Topics:  Coalition energy plan; Nuclear energy; South East Asia clean energy investment; 

07:45AM AEDT
5 March 2024



Pete Stefanovic:  Well, the Coalition’s nuclear energy proposal is expected to include large scale nuclear reactors, not just small modular reactors. Joining us live now, the Shadow Foreign Affairs Minister, Simon Birmingham. Simon. Good to see you. Thanks for your time this morning.


Simon Birmingham: G’day, Pete.


Pete Stefanovic: So, can you confirm this? Large scale nuclear reactors are going to be part of your energy plan?


Simon Birmingham: Well, what I can confirm is that we will be releasing detailed policies and will be considered and assessed policies. Yeah, well.


Pete Stefanovic: [Laughs] Here we go. All these leaked papers, and you’re not going to give me anything.


Simon Birmingham: [Laughs] Look, I’d love to jump out ahead of Dutts and Ted and just give you the scoop, Pete. But it’s not going to happen. Instead, what we will be doing, it’ll be a policy that really looks at the three key pillars that have got to be delivered, and that is how do we ensure reliability in our energy grid, how do we ensure the lowest cost and the most reliable pathway towards net zero emissions. And that is where we’ve been very open about the fact we have been looking at removing the prohibitions on nuclear energy in Australia and how that could play a role and ensure we actually do get to net zero.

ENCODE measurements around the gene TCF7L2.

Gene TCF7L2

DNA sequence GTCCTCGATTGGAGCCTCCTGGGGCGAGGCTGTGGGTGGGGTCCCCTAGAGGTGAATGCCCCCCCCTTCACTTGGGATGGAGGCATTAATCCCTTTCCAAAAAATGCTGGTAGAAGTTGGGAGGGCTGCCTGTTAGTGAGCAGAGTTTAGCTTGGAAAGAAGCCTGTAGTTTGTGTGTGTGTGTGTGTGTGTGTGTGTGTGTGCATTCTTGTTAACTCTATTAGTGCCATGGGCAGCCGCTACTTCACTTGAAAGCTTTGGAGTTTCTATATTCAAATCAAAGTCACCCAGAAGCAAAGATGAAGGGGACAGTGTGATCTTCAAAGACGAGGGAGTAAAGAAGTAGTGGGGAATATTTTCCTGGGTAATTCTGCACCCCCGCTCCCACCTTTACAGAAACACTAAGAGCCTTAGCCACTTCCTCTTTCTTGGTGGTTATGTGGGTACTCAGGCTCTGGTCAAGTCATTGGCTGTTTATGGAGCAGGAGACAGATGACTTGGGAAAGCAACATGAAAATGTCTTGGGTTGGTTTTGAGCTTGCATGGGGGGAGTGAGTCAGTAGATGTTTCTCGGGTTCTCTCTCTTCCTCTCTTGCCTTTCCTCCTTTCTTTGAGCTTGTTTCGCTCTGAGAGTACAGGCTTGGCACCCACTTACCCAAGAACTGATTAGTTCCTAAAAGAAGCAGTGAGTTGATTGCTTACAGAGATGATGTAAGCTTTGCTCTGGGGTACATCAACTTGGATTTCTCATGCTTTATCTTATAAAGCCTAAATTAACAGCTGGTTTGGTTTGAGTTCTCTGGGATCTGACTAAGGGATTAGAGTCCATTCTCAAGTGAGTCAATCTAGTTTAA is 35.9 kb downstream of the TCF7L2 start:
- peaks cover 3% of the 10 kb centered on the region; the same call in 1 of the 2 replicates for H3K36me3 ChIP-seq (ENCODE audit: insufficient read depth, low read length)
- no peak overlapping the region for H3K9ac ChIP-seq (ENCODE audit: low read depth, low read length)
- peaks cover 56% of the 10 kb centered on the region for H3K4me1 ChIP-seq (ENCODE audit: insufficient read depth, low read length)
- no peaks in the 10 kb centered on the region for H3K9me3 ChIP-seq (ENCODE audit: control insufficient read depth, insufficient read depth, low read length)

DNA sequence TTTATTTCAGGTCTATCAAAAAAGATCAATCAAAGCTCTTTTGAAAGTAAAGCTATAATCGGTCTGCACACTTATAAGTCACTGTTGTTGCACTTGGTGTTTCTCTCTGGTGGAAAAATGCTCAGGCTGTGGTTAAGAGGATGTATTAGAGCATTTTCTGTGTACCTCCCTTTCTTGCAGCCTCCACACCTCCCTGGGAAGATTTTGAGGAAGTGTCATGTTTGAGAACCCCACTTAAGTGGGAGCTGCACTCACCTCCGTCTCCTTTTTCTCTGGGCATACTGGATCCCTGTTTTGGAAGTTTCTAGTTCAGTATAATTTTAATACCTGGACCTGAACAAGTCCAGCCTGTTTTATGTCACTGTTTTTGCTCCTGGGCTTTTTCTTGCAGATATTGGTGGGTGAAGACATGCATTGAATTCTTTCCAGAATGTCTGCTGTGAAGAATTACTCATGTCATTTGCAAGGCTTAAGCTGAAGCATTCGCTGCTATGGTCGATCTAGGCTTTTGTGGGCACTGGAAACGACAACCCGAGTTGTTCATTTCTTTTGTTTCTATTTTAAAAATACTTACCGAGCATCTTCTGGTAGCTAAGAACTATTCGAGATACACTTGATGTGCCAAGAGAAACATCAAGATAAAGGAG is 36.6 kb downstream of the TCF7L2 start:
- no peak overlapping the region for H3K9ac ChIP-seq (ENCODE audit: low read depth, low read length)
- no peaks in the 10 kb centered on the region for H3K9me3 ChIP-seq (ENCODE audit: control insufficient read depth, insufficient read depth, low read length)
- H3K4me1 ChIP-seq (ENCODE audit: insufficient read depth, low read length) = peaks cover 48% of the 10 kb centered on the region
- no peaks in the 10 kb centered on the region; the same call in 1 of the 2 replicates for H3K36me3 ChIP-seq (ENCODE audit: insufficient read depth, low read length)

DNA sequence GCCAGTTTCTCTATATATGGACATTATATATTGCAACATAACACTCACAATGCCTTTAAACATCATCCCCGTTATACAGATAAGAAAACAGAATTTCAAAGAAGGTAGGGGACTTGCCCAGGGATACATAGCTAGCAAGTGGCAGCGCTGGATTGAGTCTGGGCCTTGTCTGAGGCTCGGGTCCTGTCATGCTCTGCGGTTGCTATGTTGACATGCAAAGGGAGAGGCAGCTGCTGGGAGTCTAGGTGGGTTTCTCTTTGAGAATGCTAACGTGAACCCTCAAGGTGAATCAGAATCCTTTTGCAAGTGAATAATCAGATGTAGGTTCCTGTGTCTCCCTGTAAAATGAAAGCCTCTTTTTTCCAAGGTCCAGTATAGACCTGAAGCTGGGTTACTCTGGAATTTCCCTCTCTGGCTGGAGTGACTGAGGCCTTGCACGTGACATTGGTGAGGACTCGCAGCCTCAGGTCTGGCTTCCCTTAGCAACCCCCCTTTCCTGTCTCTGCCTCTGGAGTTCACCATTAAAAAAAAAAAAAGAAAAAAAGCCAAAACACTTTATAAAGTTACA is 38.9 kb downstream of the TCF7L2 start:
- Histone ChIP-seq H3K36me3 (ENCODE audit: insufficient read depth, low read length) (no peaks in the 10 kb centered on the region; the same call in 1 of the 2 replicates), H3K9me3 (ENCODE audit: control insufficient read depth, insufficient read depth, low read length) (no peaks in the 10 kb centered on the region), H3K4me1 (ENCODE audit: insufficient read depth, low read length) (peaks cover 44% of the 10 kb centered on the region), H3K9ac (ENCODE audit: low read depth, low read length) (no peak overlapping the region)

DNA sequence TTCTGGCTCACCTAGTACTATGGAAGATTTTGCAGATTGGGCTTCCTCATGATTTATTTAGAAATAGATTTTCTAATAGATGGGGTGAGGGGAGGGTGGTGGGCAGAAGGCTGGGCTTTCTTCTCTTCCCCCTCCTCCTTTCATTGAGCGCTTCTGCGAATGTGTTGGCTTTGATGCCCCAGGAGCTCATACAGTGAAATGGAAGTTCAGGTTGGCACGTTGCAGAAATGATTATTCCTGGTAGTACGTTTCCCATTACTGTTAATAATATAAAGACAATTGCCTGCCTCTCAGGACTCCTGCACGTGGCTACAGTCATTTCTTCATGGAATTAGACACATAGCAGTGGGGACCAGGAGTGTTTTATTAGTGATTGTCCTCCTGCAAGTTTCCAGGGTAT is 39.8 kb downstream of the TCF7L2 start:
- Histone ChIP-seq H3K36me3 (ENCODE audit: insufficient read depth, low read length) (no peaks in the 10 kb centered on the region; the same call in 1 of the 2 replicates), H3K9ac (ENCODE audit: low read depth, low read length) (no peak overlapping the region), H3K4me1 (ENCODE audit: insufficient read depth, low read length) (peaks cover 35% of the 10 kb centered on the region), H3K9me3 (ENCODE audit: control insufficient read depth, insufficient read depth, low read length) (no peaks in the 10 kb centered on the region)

Pete Stefanovic: How are you going to do that, by the way? That can’t be easy to remove those nuclear prohibitions.


Simon Birmingham: Well, this is of course, why firstly, we’re doing the detailed policy work. But secondly, we will take it to the Australian people and it will be a very honest conversation. This is a matter of some political courage by Peter Dutton and our team to look at something that historically has been put off the table in Australia. But realistically, we are the only G20 country to not either have nuclear energy or be undertaking work towards nuclear energy as part of a net zero future. So, we are completely out of step. And of course, it makes no sense when we are also the G20 nation with some of the largest known reserves of uranium deposits in our country. So once again, we are blessed as we are in almost all spheres of energy, with great resources available to us as a country. Yet in this space, we have laws at present that say they’re not actually able to be used in our country. We’re looking at how we might change that, what the best approach would be, and we will take it to the people, quite transparently, to say this is a difficult change, that Australia has to have an open conversation about, but we will seek a mandate from the Australian people to make those changes with detailed policy, and it will be far more credible than the type of $270 promise to cut Australia’s electricity bills that Anthony Albanese took the last election, which of course has proven to be complete bunkum when Australians have seen their electricity bills go up, not down, contrary to his promises.